The cooks in Taco Shop’s kitchen stuff burritos, tacos, and tortas with traditional Mexican meats ranging from carne asada and carnitas to barbacoa and al pastor. They also pile these seasoned proteins onto towering platters of nachos and hide them inside gooey quesadillas. In the dining room, tangerine-colored walls brighten up the space and make guests feel like tiny pieces of pulp.
The flavors of Mexico City get an inventive reboot at Cantina Laredo, which has specialized in modern Mexican cuisine since 1984. Over the decades, Catina Laredo locations have spread to numerous states, countries, and at least two planes of reality. Classic dishes fill the menu, including guacamole prepared tableside and hand-rolled enchiladas stuffed with everything from Angus beef to avocado and artichokes. At the same time, the chefs elevate and refine traditional flavors by creating chicken fajitas with bacon, mushrooms, and chipotle-wine sauce and filling tortas with slow-roasted pork, apricot spread, goat cheese, and fried egg.
As for drink pairings, the Casa Rita?Cantina Laredo's signature margarita?is versatile, its classic version including silver tequila with Cointreau and fresh-squeezed lemon and lime juice. Diners can customize their drink by adding flavors such as mango or tamarind into the mix.
Named Best Healthful Fast Food in 2009 by Miami New Times, Pepper’s Burrito Grill crams burritos and tacos full of fresh ingredients, and grills up a sizzling menu of quesadillas, enchiladas, and other traditional Mexican fare. Rice and beans rub shoulders with pico de gallo and cheese within the cozy walls of the fish burrito, waiting to be joined by a cuddly companion of beer-battered tilapia and its beer-battered teddy bear ($8.99). Heath-conscious diners can opt for a whole-wheat tortilla for $0.50 extra, or switch to grilled fish at no additional charge. Dress up a shrimp taco “A La Mex” with a hard or soft corn tortilla topped with onion and cilantro ($3.99). An appetizer of queso fundido primes palates with melted chihuahua cheese, sausage, and peppers ($5.99), and a refreshing margarita is perfect for cleansing the palate in between more margaritas ($4.50).
Frustrated by a lack of local options for authentic Mexican cuisine, the Alarcon family decided to take matters into their own hands. Originally from Monterey, Mexico, they decided to stop searching for a great Mexican restaurant and just make one instead. The family started by making meals for friends, eventually expanding a take-out taqueria, and, today, the Alarcons welcome guests to El Agave Azul, Named after the type of cactus used to make tequila, El Agave Azul serves up tacos, burritos, and quesadillas, which guests can customize by selecting ultra-fresh ingredients instead of just having their name written in sour cream on them. In addition to fresh pico de gallo and grilled pineapple, diners can choose from 17 different fillings, including the house specialty al pastor pork, tender barbacoa beef, or spicy mushrooms.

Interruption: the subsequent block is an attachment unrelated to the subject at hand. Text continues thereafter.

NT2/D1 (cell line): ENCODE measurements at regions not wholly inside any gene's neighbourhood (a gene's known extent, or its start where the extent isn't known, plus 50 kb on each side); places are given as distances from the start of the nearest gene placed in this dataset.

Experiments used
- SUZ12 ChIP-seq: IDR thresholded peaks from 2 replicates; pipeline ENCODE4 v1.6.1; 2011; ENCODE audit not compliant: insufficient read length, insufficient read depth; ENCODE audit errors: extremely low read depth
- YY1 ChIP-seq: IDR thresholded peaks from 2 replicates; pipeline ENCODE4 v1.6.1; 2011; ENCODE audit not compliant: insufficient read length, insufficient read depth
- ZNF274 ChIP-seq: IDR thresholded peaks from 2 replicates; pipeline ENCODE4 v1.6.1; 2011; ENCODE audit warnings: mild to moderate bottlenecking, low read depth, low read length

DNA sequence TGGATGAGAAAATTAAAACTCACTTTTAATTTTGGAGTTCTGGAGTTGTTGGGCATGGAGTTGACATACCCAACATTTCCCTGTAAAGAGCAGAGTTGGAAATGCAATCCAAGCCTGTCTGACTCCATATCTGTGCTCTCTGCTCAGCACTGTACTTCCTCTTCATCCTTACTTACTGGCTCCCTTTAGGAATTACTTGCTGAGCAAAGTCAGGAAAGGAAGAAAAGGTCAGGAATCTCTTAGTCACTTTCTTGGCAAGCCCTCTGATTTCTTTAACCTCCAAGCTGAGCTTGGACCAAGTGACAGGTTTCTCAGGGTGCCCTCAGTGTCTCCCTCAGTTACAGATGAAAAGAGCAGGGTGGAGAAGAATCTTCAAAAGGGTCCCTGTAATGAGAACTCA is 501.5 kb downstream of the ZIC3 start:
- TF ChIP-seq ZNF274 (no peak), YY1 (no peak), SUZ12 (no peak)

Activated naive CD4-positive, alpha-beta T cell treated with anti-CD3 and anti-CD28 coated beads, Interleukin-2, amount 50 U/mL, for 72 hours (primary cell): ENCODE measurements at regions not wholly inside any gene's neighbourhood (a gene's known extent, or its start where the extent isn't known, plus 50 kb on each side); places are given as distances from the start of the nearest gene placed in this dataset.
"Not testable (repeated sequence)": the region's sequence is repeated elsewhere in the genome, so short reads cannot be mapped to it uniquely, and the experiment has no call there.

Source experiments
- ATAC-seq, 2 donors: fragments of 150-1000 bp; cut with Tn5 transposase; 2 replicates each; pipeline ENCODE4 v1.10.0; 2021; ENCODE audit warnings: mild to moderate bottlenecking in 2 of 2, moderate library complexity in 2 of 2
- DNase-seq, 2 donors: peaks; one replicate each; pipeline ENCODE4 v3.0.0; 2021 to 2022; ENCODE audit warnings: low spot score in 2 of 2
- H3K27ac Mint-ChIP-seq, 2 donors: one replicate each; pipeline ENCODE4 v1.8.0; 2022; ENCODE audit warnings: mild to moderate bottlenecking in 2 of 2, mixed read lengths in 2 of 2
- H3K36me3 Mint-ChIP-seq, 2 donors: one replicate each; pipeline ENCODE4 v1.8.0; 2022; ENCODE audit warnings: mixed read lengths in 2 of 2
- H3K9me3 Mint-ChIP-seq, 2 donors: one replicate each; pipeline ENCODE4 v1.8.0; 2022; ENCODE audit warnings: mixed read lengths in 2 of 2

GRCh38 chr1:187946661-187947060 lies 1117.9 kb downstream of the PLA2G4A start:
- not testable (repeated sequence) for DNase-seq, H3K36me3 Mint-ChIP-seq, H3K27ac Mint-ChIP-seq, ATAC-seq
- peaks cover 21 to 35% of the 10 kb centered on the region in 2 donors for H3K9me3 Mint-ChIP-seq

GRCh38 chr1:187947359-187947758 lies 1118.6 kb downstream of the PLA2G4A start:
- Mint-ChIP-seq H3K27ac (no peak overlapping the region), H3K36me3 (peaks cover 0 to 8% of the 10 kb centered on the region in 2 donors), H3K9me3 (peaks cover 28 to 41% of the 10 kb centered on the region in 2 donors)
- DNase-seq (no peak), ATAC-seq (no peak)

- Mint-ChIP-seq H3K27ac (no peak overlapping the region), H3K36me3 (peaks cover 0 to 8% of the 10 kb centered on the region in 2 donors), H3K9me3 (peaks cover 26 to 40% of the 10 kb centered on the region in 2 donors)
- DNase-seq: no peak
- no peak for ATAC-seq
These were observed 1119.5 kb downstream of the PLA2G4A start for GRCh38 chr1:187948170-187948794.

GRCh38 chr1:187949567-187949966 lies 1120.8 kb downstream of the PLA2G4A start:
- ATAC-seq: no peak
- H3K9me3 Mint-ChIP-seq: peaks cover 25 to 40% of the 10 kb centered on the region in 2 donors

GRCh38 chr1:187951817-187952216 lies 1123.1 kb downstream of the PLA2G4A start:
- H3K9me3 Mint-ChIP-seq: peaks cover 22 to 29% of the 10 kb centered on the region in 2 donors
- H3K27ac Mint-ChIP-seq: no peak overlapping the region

Though it’s a national brand with locations sprinkled across 14 states, Chevys Fresh Mex doesn’t succumb to shortcuts at any of its restaurants. The expert chefs at each eatery gather together fresh ingredients to prepare the entire menu from scratch, whether they’re infusing chicken enchiladas with chipotles or simmering fragrant cauldrons of their homemade tortilla soup. Even though this hands-on approach harkens back to the foundations of Mexican culinary traditions, chefs also give each dish a contemporary twist—tacos meet flavorful drizzles of chipotle aioli, slow-roasted carnitas mingle with fresh oranges and lemons alongside fajita platters. Meanwhile, bartenders engage in serious agave innovation with top-shelf margaritas in flavors such as prickly pear and spicy mango.
When Latin House Burger & Taco Bar originated more than 20 years ago, it wasn’t even a house. Instead, Chef M and his wife, Bella, served their fusion of American and Latin cuisine from the window of one of Miami’s first food trucks, easily eclipsing the still-fledgling industry's typical fried fuzzy dice and mud-flap sandwiches. Nowadays, they've traded their wheels in for chairs, on which patrons sit before savoring plates of tacos, burritos, and tostadas with fillings ranging from cilantro-lime chicken to calamari. As a testament to the eatery's dual cultural influences, Latin House's burgers—usually cooked to a juicy medium-rare—dwell under taco-style toppings such as crema and avocado as well as traditional American accouterments such as bacon and cheese.